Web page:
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Texting Style and Romantic Relationship Satisfaction

Research suggests the most successful texting styles.

I hear about this in my consulting room more than occasionally: More and more individuals from all walks of life are asking about texting etiquette. They want to know if they are driving friends away by texting too much or too little. They fret over texts that are answered only after several days. They wonder if they are initiating the exact right number of texts to a person who they are romantically interested in. There are no clear answers, so instead we attempt to address the questions situation by situation. At least, that is what I have been doing, especially since texting has become such a popular form of communication. And the use of emojis makes texting even trickier: People struggle with striking precisely the right tone by adding an emoji to their text message. I'm sure that you have been there and have struggled with this. In fact, at this very moment, you may be deciding when and how to answer your two most recent incoming messages.

I was delighted to come across a research article that helps to answer some of the above questions. Clearly we need more research, but Ohadi et al. (2018) examined the relationship between romantic relationship satisfaction and texting style. Specifically, they looked at the relationship between texting similarity and relationship happiness in a group of 205 participants between the ages of 18 and 29. The authors reported finding the most robust relationship between perceived similarity in the frequency of initiating contact and simply checking in to say hello and satisfaction. Other expected relationships between the content of texts and emotional tone were not as clearly and strongly related to relationship satisfaction.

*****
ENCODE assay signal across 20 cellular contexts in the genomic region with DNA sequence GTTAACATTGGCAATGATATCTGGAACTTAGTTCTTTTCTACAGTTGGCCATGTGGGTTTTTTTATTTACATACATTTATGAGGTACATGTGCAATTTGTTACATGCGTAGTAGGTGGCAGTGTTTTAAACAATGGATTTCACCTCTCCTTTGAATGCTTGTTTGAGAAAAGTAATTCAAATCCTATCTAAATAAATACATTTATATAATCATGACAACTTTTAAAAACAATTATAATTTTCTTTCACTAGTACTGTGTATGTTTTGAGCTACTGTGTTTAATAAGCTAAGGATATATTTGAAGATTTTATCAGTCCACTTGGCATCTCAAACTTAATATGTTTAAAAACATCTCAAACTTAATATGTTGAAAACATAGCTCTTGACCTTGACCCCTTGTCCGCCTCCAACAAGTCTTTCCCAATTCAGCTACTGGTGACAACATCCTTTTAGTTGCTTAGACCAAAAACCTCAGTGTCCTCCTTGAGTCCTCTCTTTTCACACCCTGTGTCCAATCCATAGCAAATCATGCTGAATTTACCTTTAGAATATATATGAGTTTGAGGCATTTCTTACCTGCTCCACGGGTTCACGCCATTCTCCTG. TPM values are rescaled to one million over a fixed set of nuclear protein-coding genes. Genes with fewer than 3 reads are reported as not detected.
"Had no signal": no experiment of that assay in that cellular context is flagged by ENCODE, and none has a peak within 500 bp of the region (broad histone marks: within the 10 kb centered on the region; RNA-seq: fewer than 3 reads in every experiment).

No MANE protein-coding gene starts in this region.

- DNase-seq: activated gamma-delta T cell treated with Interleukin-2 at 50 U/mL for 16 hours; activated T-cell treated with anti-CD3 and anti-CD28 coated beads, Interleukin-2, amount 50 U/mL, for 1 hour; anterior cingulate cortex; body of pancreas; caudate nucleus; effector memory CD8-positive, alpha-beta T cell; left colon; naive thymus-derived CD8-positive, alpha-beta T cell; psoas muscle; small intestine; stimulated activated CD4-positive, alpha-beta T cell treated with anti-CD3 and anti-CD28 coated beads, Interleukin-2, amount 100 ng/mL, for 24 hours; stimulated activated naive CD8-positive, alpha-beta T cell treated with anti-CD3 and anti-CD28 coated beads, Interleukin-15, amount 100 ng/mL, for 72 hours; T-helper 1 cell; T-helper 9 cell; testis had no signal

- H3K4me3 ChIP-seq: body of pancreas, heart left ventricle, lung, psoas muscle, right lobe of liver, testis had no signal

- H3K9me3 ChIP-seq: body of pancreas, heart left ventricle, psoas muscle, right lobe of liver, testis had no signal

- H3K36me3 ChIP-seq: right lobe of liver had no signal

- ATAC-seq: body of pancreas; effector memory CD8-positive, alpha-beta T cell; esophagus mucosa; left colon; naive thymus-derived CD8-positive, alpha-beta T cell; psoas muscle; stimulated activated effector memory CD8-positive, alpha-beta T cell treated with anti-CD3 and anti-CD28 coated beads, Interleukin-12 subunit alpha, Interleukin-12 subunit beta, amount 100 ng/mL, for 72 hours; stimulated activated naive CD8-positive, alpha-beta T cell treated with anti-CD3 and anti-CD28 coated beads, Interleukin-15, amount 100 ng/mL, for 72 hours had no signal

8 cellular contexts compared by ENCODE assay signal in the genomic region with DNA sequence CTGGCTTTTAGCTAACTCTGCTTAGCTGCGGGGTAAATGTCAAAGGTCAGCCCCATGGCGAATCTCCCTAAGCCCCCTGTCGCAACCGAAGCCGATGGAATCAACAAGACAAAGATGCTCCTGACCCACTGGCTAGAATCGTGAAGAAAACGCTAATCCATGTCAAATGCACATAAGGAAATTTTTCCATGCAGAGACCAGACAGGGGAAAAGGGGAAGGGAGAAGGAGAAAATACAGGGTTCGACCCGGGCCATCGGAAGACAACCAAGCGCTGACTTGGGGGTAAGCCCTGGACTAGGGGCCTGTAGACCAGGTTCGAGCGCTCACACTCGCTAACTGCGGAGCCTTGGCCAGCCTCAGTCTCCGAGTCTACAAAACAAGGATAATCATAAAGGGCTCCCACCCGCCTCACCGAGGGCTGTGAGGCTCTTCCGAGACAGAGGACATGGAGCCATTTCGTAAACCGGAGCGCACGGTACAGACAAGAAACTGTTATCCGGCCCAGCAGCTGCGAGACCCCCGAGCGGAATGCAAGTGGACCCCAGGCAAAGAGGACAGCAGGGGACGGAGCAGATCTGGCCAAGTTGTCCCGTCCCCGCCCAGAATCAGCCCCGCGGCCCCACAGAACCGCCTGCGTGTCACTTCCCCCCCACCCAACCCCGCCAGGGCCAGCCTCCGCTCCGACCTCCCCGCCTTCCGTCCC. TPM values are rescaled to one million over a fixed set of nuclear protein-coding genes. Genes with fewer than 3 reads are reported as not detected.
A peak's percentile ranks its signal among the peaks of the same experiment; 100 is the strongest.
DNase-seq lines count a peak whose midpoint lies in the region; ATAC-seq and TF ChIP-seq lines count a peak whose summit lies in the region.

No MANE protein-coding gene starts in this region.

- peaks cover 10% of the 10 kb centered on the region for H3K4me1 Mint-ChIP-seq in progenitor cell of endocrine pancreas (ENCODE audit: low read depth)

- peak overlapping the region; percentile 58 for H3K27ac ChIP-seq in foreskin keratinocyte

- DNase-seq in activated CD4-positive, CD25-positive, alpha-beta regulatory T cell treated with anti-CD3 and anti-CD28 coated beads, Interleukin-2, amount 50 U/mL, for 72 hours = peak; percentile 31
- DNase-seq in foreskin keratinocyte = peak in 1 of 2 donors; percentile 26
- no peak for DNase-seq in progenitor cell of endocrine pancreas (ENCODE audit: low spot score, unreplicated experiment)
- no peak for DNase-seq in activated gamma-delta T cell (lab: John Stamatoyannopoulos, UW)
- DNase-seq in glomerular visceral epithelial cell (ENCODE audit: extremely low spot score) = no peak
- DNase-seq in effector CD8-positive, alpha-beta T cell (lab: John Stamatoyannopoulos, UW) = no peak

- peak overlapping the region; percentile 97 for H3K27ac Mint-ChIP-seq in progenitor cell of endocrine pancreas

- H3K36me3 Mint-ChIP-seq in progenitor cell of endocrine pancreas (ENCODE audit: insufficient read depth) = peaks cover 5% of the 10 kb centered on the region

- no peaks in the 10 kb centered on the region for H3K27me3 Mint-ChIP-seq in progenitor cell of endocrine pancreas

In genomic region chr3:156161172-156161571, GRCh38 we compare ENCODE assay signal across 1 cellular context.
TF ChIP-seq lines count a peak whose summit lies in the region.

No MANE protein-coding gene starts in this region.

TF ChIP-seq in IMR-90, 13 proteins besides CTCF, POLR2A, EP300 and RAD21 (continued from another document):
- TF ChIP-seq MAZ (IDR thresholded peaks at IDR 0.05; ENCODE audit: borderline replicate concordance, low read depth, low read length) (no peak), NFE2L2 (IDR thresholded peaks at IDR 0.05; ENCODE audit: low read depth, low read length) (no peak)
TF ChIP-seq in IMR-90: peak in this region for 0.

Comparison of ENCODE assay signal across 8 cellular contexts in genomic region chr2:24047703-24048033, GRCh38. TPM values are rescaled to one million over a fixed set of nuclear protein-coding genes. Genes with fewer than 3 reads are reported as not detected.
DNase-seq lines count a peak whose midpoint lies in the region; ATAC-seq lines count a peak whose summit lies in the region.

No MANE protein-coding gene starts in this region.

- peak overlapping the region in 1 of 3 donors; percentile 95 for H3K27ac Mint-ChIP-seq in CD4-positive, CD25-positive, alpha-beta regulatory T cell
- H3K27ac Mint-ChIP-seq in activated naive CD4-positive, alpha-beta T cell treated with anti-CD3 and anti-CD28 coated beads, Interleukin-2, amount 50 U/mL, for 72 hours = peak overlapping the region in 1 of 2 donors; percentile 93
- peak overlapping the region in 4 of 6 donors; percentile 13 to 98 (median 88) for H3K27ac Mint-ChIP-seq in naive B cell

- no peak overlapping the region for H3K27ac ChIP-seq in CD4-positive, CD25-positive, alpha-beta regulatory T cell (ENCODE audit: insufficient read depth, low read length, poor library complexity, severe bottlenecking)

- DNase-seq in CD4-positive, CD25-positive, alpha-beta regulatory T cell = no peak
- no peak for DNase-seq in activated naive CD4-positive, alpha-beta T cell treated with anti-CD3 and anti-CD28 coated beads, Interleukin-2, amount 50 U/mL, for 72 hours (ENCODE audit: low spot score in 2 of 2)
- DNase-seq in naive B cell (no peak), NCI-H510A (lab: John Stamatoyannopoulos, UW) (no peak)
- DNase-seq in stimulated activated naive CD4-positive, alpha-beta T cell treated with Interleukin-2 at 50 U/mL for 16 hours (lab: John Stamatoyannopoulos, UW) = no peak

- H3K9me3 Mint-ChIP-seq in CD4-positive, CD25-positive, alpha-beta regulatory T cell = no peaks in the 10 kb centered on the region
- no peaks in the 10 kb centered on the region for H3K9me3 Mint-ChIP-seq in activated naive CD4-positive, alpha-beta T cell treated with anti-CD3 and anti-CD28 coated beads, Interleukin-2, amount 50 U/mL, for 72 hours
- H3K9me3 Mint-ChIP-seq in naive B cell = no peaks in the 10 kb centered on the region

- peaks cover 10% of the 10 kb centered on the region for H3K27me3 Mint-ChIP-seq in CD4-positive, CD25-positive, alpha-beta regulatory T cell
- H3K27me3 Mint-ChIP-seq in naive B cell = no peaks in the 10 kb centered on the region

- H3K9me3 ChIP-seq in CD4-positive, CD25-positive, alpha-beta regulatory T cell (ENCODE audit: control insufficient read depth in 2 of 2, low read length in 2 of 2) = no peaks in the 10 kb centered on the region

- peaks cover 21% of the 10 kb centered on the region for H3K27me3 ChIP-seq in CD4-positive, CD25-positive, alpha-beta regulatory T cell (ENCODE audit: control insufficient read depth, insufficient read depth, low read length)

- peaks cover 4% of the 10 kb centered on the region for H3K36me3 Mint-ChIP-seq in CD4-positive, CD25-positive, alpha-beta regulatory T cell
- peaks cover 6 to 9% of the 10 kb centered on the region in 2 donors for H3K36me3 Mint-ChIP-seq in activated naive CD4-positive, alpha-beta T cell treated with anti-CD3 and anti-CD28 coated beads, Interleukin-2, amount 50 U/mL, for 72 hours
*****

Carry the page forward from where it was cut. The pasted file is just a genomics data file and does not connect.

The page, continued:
The takeaway from this study is that partners in a relationship do best with texting if they pay attention to the frequency of their messages and try to match that to what their partners are comfortable with. As we have seen before, individuals tend to like those who share similarities. We must, however, keep in mind that this study is correlational in nature so the directionality of the variables is unclear. Perhaps, relationship satisfaction creates a perception that texting styles are similar. Or we may reach out more frequently to those we are happy with. Future studies need to study relationship satisfaction and texting styles over time in populations that are not limited to young adults and those in romantic relationships. In the meantime, just reaching out and initiating is an excellent start.


Ohadi,J.,Brown,B.,Trub,L.,&Rosenthal,L. (2018) I just text to say I love you: Partner similarity in texting and relationship satisfaction. Computers in Human Behavior,78,126-132.